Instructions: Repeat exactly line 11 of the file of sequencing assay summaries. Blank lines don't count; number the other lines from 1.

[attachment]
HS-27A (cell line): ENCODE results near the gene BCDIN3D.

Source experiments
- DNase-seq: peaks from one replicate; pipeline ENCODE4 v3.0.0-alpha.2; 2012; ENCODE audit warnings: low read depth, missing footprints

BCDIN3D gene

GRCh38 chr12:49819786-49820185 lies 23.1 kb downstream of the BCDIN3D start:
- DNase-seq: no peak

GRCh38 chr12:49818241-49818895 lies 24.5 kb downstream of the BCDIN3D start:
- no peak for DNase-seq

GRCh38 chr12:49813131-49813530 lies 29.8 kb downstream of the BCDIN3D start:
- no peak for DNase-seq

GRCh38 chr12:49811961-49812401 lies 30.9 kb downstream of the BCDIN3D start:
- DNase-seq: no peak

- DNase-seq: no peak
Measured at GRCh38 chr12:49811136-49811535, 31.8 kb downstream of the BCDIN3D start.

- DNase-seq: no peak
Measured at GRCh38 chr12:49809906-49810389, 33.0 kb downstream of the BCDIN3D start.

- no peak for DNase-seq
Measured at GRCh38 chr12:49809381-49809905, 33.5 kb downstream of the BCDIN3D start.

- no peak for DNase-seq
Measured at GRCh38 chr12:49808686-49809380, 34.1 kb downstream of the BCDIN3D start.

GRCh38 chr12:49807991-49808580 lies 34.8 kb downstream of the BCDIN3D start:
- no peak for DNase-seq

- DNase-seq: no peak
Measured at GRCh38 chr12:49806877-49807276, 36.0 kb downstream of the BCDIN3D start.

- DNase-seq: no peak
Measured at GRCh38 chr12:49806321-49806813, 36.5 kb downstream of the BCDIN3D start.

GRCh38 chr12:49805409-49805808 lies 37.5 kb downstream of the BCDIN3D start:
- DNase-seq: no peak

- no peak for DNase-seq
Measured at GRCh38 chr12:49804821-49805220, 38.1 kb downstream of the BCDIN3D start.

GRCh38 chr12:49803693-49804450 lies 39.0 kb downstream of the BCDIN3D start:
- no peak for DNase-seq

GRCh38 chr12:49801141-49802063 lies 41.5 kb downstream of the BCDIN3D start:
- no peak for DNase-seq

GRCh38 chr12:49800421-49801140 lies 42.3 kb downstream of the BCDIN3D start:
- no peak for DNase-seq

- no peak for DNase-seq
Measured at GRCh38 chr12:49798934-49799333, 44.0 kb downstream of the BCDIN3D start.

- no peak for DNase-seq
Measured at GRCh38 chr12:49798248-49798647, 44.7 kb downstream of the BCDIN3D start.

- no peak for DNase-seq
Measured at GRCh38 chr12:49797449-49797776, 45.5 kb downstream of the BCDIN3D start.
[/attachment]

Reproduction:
GRCh38 chr12:49811961-49812401 lies 30.9 kb downstream of the BCDIN3D start: